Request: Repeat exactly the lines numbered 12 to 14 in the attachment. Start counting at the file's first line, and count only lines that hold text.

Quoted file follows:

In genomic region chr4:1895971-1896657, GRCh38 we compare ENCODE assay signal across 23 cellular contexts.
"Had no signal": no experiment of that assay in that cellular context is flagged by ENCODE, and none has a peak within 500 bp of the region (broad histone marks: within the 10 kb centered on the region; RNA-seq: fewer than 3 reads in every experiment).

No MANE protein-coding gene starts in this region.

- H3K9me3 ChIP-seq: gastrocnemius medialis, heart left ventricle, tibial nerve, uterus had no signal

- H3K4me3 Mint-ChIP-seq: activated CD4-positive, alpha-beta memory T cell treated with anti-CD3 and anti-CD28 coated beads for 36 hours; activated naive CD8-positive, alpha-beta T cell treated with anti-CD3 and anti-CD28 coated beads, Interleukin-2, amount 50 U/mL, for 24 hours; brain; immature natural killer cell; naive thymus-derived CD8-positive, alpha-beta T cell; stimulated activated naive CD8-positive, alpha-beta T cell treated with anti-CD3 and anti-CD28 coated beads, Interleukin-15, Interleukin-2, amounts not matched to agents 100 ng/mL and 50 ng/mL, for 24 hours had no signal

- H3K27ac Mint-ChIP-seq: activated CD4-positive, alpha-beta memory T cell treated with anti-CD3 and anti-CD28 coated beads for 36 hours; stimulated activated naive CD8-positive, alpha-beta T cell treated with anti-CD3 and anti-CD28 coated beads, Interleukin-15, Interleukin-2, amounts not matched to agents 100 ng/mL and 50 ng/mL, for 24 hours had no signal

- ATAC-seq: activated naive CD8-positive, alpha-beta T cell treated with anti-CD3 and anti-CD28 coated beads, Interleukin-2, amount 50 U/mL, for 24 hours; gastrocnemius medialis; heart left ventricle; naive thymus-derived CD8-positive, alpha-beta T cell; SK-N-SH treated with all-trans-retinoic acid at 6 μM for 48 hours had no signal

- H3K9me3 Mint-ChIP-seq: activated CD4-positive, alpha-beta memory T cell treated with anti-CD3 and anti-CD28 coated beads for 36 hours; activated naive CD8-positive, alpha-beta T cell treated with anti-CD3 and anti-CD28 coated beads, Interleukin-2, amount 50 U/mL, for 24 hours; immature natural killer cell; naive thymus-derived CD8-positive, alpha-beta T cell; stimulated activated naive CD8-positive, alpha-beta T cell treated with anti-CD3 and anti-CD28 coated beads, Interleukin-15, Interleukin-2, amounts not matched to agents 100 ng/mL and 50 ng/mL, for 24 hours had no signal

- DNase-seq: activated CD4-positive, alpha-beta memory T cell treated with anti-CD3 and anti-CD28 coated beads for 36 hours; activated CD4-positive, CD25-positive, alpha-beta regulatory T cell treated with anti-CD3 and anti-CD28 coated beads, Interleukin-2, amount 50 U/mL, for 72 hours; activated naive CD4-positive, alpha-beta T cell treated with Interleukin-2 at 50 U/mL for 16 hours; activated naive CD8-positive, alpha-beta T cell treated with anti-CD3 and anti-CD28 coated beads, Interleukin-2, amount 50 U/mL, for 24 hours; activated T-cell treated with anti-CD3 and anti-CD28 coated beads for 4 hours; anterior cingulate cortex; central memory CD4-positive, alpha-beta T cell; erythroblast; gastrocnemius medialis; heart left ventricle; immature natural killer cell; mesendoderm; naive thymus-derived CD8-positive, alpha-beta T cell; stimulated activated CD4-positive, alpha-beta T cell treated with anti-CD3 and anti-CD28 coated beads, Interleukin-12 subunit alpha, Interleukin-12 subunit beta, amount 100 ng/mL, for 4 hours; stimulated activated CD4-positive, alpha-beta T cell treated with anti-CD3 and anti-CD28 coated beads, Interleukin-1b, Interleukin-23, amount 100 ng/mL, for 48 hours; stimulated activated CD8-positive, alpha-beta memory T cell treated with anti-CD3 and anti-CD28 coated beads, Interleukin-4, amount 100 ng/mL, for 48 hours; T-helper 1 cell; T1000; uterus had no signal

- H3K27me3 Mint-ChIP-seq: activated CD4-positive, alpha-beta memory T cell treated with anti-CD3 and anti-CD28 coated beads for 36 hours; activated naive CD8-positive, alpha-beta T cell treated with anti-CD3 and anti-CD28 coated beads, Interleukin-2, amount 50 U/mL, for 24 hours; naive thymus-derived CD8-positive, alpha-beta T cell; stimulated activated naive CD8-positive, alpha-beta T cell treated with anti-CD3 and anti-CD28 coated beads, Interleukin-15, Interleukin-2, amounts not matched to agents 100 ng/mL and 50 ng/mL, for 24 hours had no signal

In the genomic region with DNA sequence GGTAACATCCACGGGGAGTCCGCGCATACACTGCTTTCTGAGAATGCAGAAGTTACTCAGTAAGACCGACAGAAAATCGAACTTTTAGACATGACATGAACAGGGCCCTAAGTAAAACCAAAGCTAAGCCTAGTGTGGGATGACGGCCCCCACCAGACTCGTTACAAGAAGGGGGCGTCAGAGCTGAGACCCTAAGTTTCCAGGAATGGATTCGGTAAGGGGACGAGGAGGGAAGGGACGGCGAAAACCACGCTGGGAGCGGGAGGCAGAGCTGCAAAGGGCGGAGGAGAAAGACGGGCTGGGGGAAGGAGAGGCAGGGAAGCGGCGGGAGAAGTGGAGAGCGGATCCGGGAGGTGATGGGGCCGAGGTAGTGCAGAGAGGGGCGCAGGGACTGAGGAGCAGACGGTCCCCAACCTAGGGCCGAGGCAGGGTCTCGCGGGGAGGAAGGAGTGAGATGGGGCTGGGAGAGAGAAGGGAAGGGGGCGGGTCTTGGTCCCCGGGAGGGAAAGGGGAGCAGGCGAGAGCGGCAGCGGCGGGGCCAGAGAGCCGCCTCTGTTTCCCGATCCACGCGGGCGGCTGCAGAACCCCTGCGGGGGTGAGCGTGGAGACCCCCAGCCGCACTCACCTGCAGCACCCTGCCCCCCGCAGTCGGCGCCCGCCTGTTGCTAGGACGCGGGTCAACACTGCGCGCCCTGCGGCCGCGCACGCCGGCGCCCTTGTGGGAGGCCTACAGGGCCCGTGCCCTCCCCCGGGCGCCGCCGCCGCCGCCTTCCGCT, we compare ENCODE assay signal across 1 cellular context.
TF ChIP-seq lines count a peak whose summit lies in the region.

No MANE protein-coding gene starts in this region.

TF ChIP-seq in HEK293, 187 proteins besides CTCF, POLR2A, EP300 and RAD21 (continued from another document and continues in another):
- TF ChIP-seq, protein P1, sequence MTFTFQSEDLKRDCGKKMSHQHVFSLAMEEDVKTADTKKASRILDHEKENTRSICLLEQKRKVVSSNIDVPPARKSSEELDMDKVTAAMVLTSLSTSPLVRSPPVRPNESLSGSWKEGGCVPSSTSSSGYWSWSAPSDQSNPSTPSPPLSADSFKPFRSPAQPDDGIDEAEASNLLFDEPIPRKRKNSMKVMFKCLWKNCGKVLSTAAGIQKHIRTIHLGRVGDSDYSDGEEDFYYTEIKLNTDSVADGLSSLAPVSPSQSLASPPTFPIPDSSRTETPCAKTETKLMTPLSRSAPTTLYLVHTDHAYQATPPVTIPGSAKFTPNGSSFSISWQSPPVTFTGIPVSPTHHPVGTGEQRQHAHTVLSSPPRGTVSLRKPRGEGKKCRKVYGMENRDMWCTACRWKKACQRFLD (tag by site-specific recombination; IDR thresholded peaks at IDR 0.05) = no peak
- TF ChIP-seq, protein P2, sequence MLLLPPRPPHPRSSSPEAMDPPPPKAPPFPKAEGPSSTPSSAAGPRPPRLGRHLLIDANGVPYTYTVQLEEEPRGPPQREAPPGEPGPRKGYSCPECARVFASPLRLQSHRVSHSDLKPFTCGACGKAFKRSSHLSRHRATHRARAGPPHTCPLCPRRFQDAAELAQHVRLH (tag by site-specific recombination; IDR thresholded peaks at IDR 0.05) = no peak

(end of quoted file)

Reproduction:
TF ChIP-seq lines count a peak whose summit lies in the region.

No MANE protein-coding gene starts in this region.

TF ChIP-seq in HEK293, 187 proteins besides CTCF, POLR2A, EP300 and RAD21 (continued from another document and continues in another):